Noise levels are measured in decibels (dBA), but — since, as most people are unaware, decibels are measured on a logarithmic scale — an increase of only a few decibels means that, by way of example, an increase from 90 decibels to 93 decibels indicates that the noise volume has not increased by one-thirtieth, but has doubled.  While other factors come into play (such as proximity to the noise-producing condition, and the effectiveness of barriers, if any, deployed) all things being equal, time of exposure to noise levels at 93 decibels should be cut in half, versus a situation where noise levels are at 90 decibels.

As a rough indicator, these are a few sample items from an OSHA “Sound Level Chart:

  • Normal conversation:  60 dBA;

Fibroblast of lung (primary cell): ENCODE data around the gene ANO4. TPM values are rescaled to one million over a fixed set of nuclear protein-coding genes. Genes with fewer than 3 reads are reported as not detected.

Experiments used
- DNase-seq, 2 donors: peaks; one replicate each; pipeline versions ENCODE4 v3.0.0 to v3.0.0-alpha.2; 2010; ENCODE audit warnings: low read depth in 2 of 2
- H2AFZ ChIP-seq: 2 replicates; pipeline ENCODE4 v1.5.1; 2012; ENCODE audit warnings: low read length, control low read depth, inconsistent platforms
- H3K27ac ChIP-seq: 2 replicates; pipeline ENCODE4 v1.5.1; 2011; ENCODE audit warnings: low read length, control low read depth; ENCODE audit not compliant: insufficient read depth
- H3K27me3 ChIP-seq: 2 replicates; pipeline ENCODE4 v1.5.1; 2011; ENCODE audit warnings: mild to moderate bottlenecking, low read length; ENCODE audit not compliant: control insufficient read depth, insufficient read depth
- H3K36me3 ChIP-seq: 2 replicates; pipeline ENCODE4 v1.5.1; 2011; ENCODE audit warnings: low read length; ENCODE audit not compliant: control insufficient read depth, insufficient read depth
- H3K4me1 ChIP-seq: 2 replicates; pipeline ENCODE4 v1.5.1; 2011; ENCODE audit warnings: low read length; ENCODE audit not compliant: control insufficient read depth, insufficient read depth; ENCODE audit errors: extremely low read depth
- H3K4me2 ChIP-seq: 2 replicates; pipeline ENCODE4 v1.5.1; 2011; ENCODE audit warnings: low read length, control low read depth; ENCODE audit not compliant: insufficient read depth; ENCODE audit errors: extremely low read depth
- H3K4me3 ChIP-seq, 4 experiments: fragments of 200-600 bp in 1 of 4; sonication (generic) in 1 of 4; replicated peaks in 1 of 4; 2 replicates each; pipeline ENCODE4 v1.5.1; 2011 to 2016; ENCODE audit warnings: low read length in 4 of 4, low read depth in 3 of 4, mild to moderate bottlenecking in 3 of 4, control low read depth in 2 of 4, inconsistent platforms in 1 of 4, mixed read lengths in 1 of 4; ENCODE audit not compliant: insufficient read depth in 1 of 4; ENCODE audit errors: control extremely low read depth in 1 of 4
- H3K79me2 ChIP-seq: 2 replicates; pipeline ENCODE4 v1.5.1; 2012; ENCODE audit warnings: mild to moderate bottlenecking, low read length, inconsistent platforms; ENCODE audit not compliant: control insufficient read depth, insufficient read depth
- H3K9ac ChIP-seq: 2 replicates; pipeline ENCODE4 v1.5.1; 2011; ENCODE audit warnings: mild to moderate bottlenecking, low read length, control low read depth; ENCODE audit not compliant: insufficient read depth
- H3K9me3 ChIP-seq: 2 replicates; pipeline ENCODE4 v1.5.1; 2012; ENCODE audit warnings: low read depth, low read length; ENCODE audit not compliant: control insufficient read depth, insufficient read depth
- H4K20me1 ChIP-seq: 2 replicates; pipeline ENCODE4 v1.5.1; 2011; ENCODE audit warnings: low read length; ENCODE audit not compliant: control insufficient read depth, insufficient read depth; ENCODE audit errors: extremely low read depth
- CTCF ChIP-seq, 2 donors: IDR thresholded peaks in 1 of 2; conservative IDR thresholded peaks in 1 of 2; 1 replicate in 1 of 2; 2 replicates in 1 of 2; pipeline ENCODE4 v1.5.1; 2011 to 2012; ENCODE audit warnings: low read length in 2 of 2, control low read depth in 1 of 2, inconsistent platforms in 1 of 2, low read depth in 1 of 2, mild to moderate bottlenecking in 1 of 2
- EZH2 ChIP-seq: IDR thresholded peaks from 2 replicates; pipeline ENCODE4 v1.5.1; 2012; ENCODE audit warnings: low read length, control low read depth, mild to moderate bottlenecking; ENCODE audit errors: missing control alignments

• Schoolchildren in noisy cafeteria:  90 dBA;
  • OSHA recommended maximum noise level:  85 dBA;
  • Power lawn mower:  90 dBA;
  • Forklift:  93 dBA;
  • Concrete saw:  98 dBA;
  • Wood shop:  100 dBA;
  • Snowmobile:  120 dBA;
  • Gunshot:  140 dBA.

Measured by construction activity, forming, installing rebar, framing and masonry work (among others) are particularly noisy tasks. Under OSHA, employers are allowed to rely on any combination of hearing-protective devices, coupled with a hearing conservation program, i.e., engineering and administrative controls.

Hearing-protective devices are recommended, but not mandated, at any time that time-site exposures (8-hour average) meets or exceeds 85 dBA.  The employer is responsible for selecting, fitting, and maintaining hearing-protective devices.  The employer must also provide them to employees at no cost, and to train employees in their use.